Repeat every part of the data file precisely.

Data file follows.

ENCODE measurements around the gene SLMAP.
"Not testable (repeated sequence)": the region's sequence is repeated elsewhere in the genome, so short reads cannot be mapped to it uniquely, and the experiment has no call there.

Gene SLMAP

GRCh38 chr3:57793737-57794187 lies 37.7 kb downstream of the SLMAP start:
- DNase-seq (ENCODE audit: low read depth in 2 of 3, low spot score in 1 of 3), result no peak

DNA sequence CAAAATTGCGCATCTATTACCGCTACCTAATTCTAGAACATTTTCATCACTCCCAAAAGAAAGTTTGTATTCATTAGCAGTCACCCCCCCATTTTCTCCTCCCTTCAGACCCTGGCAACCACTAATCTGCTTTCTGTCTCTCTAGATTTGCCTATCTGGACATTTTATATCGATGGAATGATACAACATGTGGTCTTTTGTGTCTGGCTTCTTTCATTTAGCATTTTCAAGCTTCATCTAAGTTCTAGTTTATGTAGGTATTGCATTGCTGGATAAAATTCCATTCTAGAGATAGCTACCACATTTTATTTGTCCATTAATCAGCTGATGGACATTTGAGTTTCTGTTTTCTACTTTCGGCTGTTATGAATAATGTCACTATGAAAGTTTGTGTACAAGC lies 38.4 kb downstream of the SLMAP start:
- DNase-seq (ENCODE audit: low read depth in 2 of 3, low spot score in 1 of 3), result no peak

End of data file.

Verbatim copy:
ENCODE measurements around the gene SLMAP.
"Not testable (repeated sequence)": the region's sequence is repeated elsewhere in the genome, so short reads cannot be mapped to it uniquely, and the experiment has no call there.

Gene SLMAP

GRCh38 chr3:57793737-57794187 lies 37.7 kb downstream of the SLMAP start:
- DNase-seq (ENCODE audit: low read depth in 2 of 3, low spot score in 1 of 3), result no peak

DNA sequence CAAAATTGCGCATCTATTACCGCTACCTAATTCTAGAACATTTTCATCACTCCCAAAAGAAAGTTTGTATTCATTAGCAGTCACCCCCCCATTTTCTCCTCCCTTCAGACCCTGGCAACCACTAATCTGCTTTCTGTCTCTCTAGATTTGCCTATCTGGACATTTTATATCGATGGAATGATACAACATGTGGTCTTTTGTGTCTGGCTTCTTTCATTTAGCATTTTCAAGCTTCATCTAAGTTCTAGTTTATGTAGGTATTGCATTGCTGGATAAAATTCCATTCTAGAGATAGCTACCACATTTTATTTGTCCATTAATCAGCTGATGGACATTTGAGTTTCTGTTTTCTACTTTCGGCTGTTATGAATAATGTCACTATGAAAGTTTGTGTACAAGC lies 38.4 kb downstream of the SLMAP start:
- DNase-seq (ENCODE audit: low read depth in 2 of 3, low spot score in 1 of 3), result no peak